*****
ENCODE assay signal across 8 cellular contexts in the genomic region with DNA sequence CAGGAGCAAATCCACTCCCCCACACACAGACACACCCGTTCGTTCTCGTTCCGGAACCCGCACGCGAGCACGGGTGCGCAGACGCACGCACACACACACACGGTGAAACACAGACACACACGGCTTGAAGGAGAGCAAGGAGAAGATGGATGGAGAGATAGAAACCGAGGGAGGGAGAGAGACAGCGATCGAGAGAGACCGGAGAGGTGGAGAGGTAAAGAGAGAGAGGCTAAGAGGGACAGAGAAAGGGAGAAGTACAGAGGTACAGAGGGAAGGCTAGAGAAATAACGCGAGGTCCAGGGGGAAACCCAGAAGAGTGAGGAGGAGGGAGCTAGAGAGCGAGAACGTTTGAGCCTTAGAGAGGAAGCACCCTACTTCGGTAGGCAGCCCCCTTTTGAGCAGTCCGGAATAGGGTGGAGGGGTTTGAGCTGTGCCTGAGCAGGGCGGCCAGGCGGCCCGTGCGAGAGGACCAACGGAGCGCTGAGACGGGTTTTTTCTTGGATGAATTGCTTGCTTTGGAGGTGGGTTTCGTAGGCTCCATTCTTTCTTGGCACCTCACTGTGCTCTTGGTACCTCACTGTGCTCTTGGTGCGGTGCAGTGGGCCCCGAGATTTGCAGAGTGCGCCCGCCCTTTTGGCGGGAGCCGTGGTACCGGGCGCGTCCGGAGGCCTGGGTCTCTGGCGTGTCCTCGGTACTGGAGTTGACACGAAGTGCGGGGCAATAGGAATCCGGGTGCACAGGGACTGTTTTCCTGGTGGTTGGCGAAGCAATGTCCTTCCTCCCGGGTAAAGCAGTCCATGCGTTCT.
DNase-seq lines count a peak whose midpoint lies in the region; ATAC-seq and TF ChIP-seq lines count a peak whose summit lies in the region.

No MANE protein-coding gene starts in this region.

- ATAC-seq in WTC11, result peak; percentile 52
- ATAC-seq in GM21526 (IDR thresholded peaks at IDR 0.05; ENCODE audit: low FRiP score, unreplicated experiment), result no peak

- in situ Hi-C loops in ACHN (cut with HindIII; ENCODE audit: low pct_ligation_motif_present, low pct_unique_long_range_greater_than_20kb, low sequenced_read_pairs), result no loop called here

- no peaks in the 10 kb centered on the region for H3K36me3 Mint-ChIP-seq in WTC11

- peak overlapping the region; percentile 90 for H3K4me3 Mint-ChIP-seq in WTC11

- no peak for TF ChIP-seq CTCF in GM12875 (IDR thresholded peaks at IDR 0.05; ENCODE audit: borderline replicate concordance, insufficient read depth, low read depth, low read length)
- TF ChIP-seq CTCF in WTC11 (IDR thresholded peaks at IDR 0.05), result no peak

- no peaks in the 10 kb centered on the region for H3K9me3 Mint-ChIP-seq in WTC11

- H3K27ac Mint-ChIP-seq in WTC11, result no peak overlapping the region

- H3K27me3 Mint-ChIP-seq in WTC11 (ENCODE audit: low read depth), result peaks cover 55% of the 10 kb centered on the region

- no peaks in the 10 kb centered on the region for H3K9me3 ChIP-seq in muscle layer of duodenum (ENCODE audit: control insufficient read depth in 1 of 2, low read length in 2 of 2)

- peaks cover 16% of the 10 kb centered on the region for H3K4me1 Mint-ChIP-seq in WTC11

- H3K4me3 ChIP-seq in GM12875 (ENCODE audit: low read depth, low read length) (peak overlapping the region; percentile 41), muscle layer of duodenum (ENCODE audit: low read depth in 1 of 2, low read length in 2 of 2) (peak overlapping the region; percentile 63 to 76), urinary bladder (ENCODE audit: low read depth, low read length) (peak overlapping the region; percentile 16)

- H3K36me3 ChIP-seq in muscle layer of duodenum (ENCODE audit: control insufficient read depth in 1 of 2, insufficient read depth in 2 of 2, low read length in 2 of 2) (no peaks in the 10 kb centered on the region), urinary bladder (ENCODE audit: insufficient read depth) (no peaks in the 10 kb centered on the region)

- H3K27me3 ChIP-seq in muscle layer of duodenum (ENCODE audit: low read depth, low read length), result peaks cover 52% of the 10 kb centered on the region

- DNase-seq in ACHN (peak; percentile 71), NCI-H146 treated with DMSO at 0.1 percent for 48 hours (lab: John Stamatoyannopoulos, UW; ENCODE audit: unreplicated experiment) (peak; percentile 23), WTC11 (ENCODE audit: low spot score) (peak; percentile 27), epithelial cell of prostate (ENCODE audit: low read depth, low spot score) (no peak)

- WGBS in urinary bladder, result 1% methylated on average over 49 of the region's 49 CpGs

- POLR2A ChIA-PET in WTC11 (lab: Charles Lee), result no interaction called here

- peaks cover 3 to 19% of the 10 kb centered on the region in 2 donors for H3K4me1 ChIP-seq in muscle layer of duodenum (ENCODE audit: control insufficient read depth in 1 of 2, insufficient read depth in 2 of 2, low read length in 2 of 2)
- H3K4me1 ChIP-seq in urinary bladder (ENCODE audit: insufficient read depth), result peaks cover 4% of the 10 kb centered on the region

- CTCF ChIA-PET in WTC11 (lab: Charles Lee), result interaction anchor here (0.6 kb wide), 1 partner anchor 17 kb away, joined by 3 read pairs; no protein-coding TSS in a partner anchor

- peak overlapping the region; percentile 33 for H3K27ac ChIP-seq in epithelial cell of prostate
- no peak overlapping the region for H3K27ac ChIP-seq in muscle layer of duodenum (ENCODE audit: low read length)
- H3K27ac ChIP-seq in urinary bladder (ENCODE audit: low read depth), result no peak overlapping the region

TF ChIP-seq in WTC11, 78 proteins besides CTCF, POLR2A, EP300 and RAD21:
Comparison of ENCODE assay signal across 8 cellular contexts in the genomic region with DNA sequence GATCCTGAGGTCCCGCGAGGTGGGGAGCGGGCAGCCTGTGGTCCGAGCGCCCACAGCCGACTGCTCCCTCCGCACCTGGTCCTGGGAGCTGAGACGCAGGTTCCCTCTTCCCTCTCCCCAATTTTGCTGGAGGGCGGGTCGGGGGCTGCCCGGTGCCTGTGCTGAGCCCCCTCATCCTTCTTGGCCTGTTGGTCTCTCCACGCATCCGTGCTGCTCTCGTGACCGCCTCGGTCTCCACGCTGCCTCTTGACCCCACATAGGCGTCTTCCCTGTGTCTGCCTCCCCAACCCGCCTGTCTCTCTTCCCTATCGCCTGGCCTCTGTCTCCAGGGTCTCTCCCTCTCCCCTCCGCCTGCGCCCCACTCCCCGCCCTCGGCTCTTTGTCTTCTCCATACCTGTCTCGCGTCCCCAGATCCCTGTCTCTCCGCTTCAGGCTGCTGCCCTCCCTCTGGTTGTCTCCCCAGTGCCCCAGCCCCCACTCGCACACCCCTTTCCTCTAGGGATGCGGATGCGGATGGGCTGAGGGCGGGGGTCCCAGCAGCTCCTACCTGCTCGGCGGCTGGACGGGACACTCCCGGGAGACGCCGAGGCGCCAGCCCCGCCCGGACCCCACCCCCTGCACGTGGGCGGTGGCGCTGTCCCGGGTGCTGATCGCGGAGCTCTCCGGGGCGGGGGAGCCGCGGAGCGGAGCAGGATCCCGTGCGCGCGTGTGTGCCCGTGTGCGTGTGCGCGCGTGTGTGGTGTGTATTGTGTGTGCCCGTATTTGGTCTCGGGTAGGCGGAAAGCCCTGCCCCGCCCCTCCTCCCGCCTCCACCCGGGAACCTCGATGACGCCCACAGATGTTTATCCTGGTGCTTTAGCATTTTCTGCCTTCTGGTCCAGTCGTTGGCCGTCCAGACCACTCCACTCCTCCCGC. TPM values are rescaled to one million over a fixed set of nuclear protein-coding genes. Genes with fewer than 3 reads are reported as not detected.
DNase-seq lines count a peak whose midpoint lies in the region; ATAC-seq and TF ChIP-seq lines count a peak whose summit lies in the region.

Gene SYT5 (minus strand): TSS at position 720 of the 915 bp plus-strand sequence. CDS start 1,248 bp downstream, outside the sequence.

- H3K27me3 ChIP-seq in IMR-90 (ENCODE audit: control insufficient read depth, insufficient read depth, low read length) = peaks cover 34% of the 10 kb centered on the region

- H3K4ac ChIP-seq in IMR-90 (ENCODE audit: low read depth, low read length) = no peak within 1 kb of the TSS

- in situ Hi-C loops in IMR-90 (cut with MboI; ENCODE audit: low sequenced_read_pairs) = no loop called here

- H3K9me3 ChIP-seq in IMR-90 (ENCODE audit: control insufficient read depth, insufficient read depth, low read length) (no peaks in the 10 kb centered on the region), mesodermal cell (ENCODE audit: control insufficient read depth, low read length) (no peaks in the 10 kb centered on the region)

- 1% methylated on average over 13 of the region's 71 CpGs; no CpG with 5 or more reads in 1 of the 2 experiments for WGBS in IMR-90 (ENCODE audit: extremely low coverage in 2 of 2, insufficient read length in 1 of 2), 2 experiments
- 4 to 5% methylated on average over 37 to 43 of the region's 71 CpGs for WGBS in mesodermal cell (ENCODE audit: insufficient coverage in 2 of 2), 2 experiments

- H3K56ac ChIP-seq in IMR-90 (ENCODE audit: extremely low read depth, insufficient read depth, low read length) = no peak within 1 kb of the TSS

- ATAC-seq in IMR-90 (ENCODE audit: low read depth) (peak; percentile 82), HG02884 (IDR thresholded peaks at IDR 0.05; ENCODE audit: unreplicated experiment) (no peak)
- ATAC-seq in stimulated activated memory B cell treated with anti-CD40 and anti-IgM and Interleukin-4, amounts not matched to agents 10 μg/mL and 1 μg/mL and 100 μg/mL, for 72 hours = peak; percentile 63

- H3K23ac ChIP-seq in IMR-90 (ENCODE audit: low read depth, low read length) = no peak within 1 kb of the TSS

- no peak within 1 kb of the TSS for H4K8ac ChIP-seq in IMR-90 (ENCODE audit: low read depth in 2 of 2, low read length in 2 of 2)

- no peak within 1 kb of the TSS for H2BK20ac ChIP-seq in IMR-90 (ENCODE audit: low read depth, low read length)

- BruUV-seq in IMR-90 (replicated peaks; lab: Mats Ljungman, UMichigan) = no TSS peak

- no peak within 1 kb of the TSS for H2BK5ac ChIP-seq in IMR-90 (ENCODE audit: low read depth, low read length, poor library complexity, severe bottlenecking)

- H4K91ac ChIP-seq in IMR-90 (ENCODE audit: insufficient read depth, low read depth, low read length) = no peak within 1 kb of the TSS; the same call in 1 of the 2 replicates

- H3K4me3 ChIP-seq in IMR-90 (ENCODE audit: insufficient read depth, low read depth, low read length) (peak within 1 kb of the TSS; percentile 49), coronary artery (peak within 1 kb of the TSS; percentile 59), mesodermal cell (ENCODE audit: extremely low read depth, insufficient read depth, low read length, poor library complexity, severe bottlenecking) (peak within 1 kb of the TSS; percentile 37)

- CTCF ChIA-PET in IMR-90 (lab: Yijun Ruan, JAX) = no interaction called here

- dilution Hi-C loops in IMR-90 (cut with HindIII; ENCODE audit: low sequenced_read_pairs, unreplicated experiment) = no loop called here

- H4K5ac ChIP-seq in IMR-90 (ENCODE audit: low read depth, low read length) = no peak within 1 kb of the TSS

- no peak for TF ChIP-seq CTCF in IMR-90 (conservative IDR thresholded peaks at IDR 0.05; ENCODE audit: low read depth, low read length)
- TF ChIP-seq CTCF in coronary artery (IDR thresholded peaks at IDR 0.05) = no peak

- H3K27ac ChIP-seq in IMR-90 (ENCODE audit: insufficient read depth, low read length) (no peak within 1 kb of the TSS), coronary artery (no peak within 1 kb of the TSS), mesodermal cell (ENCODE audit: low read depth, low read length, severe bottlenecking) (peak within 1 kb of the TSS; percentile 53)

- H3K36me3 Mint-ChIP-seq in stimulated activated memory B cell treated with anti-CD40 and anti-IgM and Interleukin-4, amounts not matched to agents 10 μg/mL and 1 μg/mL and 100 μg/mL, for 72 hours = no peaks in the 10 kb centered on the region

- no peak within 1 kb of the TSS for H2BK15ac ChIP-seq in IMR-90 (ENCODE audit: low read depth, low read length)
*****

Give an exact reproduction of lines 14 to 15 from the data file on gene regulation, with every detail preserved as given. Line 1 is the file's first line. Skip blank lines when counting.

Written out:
- no peaks in the 10 kb centered on the region for H3K9me3 ChIP-seq in muscle layer of duodenum (ENCODE audit: control insufficient read depth in 1 of 2, low read length in 2 of 2)

- peaks cover 16% of the 10 kb centered on the region for H3K4me1 Mint-ChIP-seq in WTC11